While U.K. said it will welcome 20,000 refugees, many EU nations do not want to grant asylum to Afghans.
In the wake of the Taliban’s takeover of Afghanistan’s government, many Afghans have fled the country to find safer habitat. Many European nations have acknowledged the potential incoming wave of Afghan immigrants to their borders.
On Tuesday, the British government announced the Afghan Relocations and Assistance Policy. According to this policy, a total of 20,000 Afghans will be welcomed in Britain, however only 5,000 people would be taken in in the first year of the programme. The programme aims to prioritise women, girls and religious and other minorities.
In mainland Europe, countries such as Germany, The Netherlands, Denmark and France halted the deportations of Afghan immigrants with Germany, The Netherlands and Denmark changing their strong stance on the issue only as late as last week. Germany and The Netherlands were part of 6 EU-countries that wrote to the European Union to allow them to continue their expulsion of Afghans who had not been granted asylum. Austria, one of those six countries, on the other hand continues to deport Afghan immigrants from Austria who were not granted asylum. Austria’s interior minister, Karl Nehammer, presented a strong stance in the government’s decision stating his responsibility for the people living in Austria and the welfare of the nation.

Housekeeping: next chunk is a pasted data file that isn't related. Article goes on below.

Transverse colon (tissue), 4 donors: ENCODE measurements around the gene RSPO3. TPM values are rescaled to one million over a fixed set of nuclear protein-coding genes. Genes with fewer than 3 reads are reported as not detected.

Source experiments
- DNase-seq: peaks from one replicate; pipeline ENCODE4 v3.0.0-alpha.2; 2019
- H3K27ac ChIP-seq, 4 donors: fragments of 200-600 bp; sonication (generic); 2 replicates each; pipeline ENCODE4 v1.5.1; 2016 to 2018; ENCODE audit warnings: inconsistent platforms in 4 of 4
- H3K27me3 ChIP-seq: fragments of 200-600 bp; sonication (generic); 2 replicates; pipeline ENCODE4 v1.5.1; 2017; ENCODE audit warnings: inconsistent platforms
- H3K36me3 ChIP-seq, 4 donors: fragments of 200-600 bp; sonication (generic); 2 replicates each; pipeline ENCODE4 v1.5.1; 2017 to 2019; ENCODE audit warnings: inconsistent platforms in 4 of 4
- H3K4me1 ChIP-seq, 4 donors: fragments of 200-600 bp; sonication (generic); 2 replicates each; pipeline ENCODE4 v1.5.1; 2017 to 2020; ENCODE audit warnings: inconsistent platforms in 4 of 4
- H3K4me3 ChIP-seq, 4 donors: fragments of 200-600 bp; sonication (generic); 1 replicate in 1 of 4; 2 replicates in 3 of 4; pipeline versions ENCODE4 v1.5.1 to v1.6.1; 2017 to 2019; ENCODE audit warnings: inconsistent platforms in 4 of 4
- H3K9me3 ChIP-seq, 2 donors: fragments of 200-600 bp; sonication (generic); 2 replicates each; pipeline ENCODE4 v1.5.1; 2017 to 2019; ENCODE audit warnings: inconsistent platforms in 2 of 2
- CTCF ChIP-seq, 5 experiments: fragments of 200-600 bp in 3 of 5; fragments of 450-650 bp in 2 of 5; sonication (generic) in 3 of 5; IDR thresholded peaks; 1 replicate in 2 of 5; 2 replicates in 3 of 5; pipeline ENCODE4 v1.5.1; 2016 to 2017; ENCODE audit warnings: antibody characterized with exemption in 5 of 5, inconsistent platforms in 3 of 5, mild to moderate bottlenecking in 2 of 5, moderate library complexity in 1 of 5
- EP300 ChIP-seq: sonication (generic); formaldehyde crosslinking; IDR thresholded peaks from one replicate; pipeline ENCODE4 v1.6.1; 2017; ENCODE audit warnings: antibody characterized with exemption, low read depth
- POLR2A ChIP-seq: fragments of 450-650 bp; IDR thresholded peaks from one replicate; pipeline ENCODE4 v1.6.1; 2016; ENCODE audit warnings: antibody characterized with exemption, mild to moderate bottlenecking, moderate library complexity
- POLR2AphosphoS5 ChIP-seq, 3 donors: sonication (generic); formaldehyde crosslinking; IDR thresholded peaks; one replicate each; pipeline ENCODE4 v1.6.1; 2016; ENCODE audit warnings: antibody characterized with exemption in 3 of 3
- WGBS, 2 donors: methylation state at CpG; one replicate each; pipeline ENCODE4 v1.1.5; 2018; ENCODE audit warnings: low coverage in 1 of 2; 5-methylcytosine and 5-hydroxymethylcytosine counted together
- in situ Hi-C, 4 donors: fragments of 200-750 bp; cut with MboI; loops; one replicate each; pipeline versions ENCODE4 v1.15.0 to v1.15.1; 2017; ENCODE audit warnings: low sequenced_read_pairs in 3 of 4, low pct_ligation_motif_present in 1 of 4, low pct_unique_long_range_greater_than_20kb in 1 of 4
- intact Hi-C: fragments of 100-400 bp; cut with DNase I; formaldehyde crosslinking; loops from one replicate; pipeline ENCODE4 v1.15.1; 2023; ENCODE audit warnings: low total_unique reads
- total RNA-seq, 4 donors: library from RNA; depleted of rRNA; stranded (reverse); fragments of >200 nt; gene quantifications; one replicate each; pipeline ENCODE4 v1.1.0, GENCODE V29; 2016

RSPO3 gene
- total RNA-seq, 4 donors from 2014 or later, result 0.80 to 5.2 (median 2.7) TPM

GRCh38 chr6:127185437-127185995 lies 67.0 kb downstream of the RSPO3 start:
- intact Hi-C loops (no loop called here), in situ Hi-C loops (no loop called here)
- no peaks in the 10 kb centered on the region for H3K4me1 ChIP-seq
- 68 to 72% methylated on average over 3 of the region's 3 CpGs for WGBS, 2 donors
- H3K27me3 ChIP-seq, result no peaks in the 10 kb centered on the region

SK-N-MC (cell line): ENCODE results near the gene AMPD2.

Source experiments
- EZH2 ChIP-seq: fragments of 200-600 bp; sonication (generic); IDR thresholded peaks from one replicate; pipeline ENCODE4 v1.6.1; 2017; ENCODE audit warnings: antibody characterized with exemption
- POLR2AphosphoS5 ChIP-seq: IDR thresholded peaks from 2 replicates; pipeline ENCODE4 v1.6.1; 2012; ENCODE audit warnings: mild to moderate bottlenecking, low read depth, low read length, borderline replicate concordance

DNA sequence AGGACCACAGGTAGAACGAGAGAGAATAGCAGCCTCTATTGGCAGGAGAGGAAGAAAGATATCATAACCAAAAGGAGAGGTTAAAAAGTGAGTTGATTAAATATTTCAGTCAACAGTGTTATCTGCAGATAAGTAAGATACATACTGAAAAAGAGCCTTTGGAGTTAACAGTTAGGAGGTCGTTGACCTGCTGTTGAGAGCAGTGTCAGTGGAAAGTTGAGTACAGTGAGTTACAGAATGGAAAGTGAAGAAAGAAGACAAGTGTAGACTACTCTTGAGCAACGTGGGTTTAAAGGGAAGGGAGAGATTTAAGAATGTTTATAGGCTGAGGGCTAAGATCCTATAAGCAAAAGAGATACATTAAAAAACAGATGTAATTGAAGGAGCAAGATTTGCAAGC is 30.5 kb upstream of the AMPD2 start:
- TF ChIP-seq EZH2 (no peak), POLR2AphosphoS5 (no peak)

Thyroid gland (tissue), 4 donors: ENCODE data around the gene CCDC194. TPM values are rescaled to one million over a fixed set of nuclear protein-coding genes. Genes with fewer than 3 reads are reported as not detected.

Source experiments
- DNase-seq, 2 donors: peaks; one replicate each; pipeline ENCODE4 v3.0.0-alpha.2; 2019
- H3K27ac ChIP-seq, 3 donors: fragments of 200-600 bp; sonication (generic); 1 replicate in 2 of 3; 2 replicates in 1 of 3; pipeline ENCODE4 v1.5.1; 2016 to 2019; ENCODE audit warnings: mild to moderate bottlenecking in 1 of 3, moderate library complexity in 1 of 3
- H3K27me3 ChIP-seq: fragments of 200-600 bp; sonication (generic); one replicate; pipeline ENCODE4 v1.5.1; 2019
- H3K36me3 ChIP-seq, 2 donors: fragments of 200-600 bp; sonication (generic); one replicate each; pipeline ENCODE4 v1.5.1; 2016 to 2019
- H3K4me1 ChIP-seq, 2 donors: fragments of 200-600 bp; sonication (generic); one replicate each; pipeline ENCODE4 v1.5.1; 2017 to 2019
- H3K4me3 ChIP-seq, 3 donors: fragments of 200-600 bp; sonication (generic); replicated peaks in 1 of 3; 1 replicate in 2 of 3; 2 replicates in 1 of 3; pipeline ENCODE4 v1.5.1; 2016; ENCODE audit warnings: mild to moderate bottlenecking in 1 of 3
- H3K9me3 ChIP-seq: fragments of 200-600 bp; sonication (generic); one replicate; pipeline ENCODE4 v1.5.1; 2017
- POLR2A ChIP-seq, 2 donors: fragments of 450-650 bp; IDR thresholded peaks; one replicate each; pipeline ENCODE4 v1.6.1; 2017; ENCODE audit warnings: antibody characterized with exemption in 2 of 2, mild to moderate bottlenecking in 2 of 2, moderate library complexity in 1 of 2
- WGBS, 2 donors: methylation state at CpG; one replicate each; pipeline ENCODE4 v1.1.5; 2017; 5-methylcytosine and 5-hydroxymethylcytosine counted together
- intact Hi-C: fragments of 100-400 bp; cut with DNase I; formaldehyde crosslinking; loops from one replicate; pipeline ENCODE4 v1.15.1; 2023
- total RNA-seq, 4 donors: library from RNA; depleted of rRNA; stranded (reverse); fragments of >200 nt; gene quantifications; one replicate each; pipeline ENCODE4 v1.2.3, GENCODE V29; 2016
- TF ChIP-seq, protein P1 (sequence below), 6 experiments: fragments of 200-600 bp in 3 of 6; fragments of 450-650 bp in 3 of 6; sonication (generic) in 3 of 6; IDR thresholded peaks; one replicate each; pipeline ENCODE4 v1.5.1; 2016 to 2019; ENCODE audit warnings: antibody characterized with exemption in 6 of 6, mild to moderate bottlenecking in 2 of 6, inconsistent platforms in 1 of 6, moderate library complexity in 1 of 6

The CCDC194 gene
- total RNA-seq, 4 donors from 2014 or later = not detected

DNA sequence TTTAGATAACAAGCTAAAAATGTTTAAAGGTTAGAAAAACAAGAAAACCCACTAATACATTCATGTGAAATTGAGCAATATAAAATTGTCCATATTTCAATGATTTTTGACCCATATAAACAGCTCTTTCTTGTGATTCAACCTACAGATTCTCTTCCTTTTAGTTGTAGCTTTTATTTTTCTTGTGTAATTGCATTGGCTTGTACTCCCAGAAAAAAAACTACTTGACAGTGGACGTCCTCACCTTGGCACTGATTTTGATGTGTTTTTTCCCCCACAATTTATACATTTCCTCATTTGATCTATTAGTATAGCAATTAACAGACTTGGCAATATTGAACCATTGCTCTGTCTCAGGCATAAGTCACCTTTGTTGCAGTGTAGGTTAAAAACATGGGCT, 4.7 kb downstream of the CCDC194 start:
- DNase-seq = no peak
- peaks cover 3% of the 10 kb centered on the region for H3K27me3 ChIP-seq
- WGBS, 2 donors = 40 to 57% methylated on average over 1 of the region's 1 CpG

German chancellor Angela Merkel in a press conference on Monday mentioned how the government would help in providing support to countries closer to Afghanistan in facilitating the resettlement of Afghan refugees. She did not mention any role of Germany becoming a host to these refugees although many politicians in her party and others right wing parties shunned the idea of Germany opening up its borders to Afghans seeking refuge and avoiding a similar situation it found itself in 2015 when it opened its borders to a large number of refugees from Syria.
France’s president Emanuel Macron called for a strong response from Europe to the flow of migration after developments in Afghanistan. He stated that Europe could not alone face the consequences of the situation that has unfolded in Afghanistan and that an irregular flow of migration would endanger the people who use it and would allow for trafficking of all kinds.
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